Comments to my last post http://lucymoore.com/no-need-to-worry/ gave me a lot to think about. My critics accused me of butting in where I had no business when I criticized a man for leaving his car running for over 45 minutes while parked. They called me a lot of things but “self-righteous busy body” sums it up. And of all the things to be called, that really smarts, because that is precisely my least favorite person. But I guess this is not surprising, that we would harbor those traits that we abhor in others.
I’ve always hoped that I would get some pushback on my posts to liven things up, and I guess this qualifies as a “be careful what you wish for” moment. But it was very enlightening for me, and here is what I learned:
- Critics have a point: That perspective from the other side is worth considering, no matter how tempting it is to defend yourself and blast them back. In this case I have to admit that I would probably do it again on the basis that sometimes it is worth being a self-righteous busy body. After all, the line between good citizen and busy body can be fuzzy. But I will think twice next time, which is probably good advice for us all.
- Humor disappears: I couldn’t seem to convince my critics that putting potatoes in the exhaust pipe was a fantasy, that I would never do that…well, almost never, but certainly not in that case. Writing style is tricky. I try for easy, clever, entertaining, maybe with a little surprise. But when you have offended someone as I did, the humor is lost and the lens is literal. Another insight to remember when I take something literally that may not be meant that way.
- Stereotypes take over: I assumed that my critics were all …well, I don’t need to go there. Let’s just say I assumed beliefs and values that are different from mine. I actually don’t know if that’s true, but making those assumptions was the easiest way to distinguish myself from them, to make them the “other.” On their part, they made it clear that they were assuming I was a rigid, humorless, strident, politically correct snob. I plead guilty to busy-body but not the rest…well, let me think about it. Anyway, it hurt to be stereotyped, and I’m sorry I stereotyped them.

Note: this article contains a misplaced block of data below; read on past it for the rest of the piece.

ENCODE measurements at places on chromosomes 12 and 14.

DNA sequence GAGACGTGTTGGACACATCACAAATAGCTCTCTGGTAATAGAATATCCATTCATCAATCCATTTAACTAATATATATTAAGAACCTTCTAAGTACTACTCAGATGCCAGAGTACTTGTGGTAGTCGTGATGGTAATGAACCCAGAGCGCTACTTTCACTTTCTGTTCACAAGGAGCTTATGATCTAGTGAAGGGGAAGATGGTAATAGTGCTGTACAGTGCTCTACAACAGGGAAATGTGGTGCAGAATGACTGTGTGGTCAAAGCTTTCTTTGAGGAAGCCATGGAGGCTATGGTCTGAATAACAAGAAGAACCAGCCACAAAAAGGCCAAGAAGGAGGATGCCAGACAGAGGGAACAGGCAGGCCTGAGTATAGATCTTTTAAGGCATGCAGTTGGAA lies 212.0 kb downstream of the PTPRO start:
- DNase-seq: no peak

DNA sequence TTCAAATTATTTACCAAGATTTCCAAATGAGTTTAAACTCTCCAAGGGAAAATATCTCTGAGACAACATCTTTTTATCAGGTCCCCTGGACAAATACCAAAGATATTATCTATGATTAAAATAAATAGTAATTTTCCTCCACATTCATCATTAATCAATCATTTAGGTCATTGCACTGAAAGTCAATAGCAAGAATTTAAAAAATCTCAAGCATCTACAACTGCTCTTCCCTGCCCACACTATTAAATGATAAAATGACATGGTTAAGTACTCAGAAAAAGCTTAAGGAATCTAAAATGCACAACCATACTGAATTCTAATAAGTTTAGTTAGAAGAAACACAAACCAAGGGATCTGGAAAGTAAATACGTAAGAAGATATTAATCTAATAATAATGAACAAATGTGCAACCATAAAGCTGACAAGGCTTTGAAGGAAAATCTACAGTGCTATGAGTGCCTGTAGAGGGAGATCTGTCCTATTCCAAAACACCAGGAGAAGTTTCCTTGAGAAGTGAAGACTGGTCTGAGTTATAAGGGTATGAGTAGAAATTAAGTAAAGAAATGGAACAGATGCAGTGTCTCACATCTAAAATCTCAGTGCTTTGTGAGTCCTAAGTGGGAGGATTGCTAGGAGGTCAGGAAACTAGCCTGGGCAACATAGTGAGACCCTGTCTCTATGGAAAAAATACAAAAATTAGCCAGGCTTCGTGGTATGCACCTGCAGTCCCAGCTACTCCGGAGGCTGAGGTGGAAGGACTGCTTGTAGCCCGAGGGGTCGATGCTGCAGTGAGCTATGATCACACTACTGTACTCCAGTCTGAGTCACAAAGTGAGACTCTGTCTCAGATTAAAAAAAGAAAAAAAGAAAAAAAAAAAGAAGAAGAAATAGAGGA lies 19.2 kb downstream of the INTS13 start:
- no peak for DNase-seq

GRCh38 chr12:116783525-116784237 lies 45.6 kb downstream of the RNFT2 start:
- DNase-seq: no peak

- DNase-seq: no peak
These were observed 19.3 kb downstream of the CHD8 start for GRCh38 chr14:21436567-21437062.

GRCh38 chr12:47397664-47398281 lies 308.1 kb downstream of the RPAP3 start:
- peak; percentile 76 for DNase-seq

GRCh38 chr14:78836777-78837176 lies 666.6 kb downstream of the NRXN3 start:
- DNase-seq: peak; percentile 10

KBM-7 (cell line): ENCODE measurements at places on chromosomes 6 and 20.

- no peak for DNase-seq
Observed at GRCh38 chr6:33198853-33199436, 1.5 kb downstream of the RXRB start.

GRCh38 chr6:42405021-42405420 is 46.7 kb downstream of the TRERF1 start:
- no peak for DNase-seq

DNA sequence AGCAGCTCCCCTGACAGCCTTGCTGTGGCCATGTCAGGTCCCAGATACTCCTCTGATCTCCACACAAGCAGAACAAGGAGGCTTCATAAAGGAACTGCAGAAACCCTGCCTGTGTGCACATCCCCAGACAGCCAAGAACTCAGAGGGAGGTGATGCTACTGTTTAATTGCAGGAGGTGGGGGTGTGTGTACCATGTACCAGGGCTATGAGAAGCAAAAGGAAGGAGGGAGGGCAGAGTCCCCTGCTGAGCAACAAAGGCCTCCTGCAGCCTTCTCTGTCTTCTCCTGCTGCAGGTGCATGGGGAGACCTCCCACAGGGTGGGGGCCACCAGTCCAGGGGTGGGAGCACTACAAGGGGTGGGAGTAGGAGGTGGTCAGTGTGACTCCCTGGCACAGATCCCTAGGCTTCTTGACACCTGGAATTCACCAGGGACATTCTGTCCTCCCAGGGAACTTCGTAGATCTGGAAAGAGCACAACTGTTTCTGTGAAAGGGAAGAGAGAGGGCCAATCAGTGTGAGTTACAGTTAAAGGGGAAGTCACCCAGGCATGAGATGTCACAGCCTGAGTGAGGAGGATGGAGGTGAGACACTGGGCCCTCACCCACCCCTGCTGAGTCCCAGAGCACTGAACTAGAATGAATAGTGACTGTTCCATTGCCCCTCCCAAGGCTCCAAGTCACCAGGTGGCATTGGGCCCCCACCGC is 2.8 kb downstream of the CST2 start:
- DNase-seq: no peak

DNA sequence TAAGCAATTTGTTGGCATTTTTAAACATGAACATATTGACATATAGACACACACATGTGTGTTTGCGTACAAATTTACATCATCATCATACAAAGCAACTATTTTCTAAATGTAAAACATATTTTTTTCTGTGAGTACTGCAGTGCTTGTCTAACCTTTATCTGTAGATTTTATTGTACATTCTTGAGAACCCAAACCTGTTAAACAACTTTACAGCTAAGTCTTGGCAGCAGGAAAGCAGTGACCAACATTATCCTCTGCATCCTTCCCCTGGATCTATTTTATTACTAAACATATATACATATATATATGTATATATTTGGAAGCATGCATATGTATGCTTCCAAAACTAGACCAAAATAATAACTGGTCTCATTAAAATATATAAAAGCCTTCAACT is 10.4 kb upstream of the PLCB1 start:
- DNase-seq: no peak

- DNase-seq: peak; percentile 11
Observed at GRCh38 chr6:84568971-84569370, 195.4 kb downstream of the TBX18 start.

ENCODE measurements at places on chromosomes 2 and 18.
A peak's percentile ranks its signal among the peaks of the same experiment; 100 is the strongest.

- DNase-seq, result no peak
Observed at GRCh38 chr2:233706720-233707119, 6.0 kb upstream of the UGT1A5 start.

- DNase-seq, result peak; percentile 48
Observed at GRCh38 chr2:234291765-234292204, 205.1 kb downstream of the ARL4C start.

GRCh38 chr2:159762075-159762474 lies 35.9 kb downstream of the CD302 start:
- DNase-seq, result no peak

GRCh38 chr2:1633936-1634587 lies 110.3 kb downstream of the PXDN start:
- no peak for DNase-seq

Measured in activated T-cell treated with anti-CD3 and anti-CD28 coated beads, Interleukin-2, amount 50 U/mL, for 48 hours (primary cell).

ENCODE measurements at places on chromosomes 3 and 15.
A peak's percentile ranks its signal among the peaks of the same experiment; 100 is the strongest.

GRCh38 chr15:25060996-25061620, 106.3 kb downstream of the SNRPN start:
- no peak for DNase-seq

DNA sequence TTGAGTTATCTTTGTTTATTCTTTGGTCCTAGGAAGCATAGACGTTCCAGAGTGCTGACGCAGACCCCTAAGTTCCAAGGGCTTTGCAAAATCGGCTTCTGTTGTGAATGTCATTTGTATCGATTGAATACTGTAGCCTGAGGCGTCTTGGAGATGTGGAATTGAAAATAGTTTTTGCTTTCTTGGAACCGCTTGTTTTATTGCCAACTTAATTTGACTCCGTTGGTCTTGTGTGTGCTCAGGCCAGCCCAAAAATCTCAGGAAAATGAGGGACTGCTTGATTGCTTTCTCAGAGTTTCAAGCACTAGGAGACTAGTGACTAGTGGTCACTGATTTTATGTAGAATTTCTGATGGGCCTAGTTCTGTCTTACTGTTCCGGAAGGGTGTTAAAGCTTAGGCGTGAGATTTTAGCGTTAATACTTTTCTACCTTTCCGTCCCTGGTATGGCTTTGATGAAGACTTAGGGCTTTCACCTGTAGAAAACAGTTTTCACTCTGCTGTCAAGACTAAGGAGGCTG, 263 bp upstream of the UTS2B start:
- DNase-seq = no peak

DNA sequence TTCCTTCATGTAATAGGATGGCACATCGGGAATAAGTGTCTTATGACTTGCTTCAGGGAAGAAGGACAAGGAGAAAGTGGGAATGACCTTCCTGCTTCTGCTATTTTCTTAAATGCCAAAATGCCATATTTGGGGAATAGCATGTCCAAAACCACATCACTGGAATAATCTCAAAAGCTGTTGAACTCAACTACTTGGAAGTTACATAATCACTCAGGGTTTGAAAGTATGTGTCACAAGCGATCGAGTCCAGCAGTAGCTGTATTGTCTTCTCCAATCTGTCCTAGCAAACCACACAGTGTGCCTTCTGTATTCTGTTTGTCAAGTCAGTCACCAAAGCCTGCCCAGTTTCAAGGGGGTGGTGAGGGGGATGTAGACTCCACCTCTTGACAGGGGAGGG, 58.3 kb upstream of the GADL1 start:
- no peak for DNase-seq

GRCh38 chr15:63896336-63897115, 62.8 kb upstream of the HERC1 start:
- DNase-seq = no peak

- Dismissing comes next: After stereotyping comes dismissing. “I know who they are and that’s enough.” No need or desire to keep talking, to learn more. The comment that hurt most – yes, even more than self-righteous busy body — was “Just ignore her.” To be dismissed as not worth another breath, another word, that really got me. I wanted to know more about my critics, and I wanted them to know that I wasn’t the monster they thought I was. How often do I hear friends say they hope they never meet someone from the “other side.” They would never want to talk to them or hear their story. This kind of dismissal hurts. Take it from me.
I confess that much as I welcomed the pushback I did cringe at every new attack (see https://blog.simplejustice.us/2018/01/05/short-take-somebodys-doing-something-bad/ for more of it).
And how sweet was a final comment from one of the critics, “Thank you for your reasoned and adult responses. This could have easily turned into an internet fecal storm.”
So, do I still wish for pushback? Yes, indeed, bring it on. I’ve got my umbrella open.
4 thoughts on “Pleading Guilty: Self-righteous Busy Body in the First Degree”
Interesting dynamic. In the late 60s I was the bad guy in a Palo Alto shopping center. An older woman told me to turn off the ignition; can’t remember why I was idling. I felt attacked; here I was a good environmentalist biking to the recycling center with bags of cans and bottles dangling. But I knew she was right and I turned the key. However I was smarting. Could she have left me feeling a little better? Showing me how to gain good karma? Tricky. I doubt your guy would have shut down; older, no wish to please a cranky old woman.
Glad you’re out there probing.
Cheers from Priscilla
Thanks, Priscilla. Great story, and I’m impressed with how vivid it is for you after fifty or so years. And good question: how to be that good citizen of the planet and not make it “smart” for your victim? Hearing from a stranger that you are doing something offensive is more embarrassing that hearing it from your child or partner or friend, at least for me.
I found this post, basically a primer on how to deal with criticism, enormously helpful and full of insights. Even with critics are right in their criticism, it still stings. The disappearance of humor and stereotyping have effectively closed my mind to what really were wise comments that could have helped me do a better job at whatever I was doing. Isn’t humor a remarkable gift to keep us compassionate even to numbskulls??
Keep up your good work.
Thanks so much, Anne. I was hoping this would resonate with others and you have said it so well. Amen